State Roundup: Challenge to Maryland’s election system dismissed; despite law, hospitals slow to repay poor patients; Md. Supreme Court to consider time limit on sex abuse claims

State Roundup: Challenge to Maryland’s election system dismissed; despite law, hospitals slow to repay poor patients; Md. Supreme Court to consider time limit on sex abuse claims

In dismissing the challenge, Judge Stephanie Gallagher wrote, 'Despite plaintiffs’ numerous assertions of problems with Maryland’s voting system, this Court can begin and end its analysis with Plaintiffs’ standing.'

JUDGE DISMISSES CHALLENGE TO MARYLAND ELECTIONS: A federal judge dismissed a lawsuit against the state elections board Wednesday — part of a planned nationwide legal push against election officials — saying that the plaintiff failed to make a case and that they filed it in the wrong court. Plaintiffs Maryland Election Integrity LLC and Missouri-based nonprofit United Sovereign Americans, which alleged problems with Maryland’s voting system, failed to prove that their case has standing in a federal courts. Brenda Wintrode/The Baltimore Banner.

  • “Despite plaintiffs’ numerous assertions of problems with Maryland’s voting system, this Court can begin and end its analysis with Plaintiffs’ standing,” Judge Stephanie Gallagher wrote in her nine-page opinion. Both corporate entities “lack standing to seek relief for injuries to themselves,” she wrote. Bryan Sears/Maryland Matters.

HOSPITALS HAVE YET TO PAY BACK POOR PATIENTS: It’s been two years since the General Assembly ordered nonprofit hospitals to give back the money they collected from their poorest patients between 2017 and 2021. Hospitals were supposed to treat those patients at no cost in exchange for a tax break, but charged them anyway. What has happened since the law passed in 2022 has involved multiple state agencies, dozens of hospitals, a couple of work groups and one big flow chart. Meredith Cohn/The Baltimore Banner.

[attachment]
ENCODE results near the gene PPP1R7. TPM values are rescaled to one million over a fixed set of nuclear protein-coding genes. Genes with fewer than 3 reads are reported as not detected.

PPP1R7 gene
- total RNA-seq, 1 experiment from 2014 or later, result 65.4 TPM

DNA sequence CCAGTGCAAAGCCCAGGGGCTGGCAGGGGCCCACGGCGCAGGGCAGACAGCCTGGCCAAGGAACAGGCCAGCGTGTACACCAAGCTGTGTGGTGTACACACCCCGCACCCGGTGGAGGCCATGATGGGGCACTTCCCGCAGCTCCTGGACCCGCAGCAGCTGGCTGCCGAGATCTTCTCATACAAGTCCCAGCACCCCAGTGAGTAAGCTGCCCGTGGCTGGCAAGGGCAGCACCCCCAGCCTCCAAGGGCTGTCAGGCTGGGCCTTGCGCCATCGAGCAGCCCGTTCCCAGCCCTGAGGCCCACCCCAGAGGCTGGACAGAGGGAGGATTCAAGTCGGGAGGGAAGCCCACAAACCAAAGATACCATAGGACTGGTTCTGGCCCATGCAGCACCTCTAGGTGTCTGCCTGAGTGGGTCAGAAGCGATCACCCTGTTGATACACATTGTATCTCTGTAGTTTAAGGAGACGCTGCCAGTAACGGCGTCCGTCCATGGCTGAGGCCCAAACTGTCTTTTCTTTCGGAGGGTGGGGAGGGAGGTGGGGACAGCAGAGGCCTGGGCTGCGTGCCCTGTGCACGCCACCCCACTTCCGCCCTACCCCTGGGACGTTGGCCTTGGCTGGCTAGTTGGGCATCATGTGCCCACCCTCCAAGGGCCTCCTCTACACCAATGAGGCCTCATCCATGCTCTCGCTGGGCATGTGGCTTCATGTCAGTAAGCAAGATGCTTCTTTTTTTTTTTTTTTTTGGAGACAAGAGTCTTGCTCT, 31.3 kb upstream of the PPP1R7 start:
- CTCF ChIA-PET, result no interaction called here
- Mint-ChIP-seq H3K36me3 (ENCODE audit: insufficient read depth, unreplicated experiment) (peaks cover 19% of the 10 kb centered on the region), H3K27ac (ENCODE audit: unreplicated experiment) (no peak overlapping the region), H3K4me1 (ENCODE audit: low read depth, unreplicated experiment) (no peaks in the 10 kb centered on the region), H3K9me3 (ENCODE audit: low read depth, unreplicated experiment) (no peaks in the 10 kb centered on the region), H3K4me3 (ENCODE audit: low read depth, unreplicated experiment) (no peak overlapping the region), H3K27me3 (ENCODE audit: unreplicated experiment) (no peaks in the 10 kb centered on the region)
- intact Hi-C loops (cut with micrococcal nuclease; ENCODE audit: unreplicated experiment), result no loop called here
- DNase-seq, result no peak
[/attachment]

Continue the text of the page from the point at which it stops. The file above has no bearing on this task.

STATE SUPREMES TO CONSIDER TIME LIMITS ON SEX ABUSE CLAIMS: The Maryland Supreme Court has agreed to decide the constitutionality of a new state law that eliminated the statute of limitations for survivors of child sexual abuse to file lawsuits and allowed more people to sue the institutions that enabled their victimization. The Child Victims Act of 2023 took effect on Oct. 1, 2023. Dylan Segelbaum/The Baltimore Banner.

ALSOBROOKS SUPPORTERS FIND ‘REPRESENTATION MATTERS:’ Laura Clime-Coates said she agrees with Senate candidate Angela Alsobrooks on many issues, but her support for the candidate also has to do with the fact that Alsobrooks is a Black woman — and would be only the third Black woman ever elected to the U.S. Senate, the first from Maryland. “We definitely don’t need another rich white man in the Senate,” she said. “Representation matters.” Rachel Baye/WYPR-FM.

TRONE’s SELF-FUNDING ATTRACTS SUPPORT: David Trone’s ability to self-fund his campaigns is one of the main reasons Romera Ferguson said she came to the event for the Senate candidate — the first time she has ever volunteered for a political campaign. “I like how he is not beholden to any of the PACs,” she said. “He pays for his own campaign.” Rachel Baye/WYPR-FM.